...tells fortunes and says the baby girl will be “a wanderer.” Lily names the baby Rosemary and notes that she looks like Helen. Considering Helen’s beauty to have been a curse,... (full context)
Connection to Nature Theme Icon
...not been claimed by any ewe, and Jim declares that it is meant to be Rosemary’s pet. They name it Mei-Mei, Chinese for “little sister,” and it follows Rosemary everywhere. (full context)
Women’s Strength in a Man’s World Theme Icon
Poverty and the American Dream Theme Icon
...with badges and guns come to the house and ask about liquor being illegally sold. Rosemary throws a fit when she sees the officers, and Lily insists she is just a... (full context)
Poverty and the American Dream Theme Icon
Connection to Nature Theme Icon
Fate vs. Self-Reliance  Theme Icon
...and hire twelve cowboys to drive the cattle to the ranch. Lily tries to keep Rosemary away from them. Rosemary is like a “half-broke” horse herself, Lily thinks, in that she... (full context)
Connection to Nature Theme Icon
Fate vs. Self-Reliance  Theme Icon
Lily senses a growing tension between herself and Rosemary, who has become more rambunctious after spending time out repairing fences with Jim. Lily drills... (full context)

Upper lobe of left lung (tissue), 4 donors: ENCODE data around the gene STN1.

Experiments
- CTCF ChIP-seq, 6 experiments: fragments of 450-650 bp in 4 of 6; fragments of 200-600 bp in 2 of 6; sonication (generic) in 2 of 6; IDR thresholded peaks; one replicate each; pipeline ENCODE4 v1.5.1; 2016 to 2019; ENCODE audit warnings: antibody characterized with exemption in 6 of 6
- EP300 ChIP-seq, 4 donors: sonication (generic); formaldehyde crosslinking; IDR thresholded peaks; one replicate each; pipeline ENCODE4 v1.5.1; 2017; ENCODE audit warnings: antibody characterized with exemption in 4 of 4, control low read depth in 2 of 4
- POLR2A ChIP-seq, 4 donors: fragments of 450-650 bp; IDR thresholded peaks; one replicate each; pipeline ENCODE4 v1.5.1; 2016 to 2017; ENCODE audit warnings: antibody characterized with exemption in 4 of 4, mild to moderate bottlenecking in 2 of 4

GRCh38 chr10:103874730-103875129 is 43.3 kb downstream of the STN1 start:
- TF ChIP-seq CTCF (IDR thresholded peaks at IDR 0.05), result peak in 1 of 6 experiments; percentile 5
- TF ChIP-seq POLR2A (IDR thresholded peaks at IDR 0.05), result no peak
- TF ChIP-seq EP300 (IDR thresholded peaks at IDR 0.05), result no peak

Chapter 6
Women’s Strength in a Man’s World Theme Icon
Poverty and the American Dream Theme Icon
Fate vs. Self-Reliance  Theme Icon
...to a spigot at the house. Lily paints the rooms different colors, something the artistic Rosemary especially appreciates. Lily decides she wants to buy Hackberry, and the family begins saving every... (full context)
Women’s Strength in a Man’s World Theme Icon
Technology and Progress Theme Icon
...first flight and feels as though she is seeing the world for the first time. Rosemary is surprised she spent money since they are supposed to be saving; Lily responds that... (full context)
Women’s Strength in a Man’s World Theme Icon
Fate vs. Self-Reliance  Theme Icon
...settle in the town. Main Street is tiny, and Lily shares the teacherage room with Rosemary and Little Jim. There are no cars, and people are so poor that the children... (full context)
Women’s Strength in a Man’s World Theme Icon
Poverty and the American Dream Theme Icon
Fate vs. Self-Reliance  Theme Icon
...side. She drives 200 miles every day to pick up and drop off her students. Rosemary and Little Jim also attend the class, and she paddles them often to make sure... (full context)
Connection to Nature Theme Icon
Fate vs. Self-Reliance  Theme Icon
...cousins visit from Brooklyn, she agrees to drive them to the Grand Canyon and takes Rosemary with her. Lily is appalled at how spoiled and delicate the Brooklyners seem. They ask... (full context)
Technology and Progress Theme Icon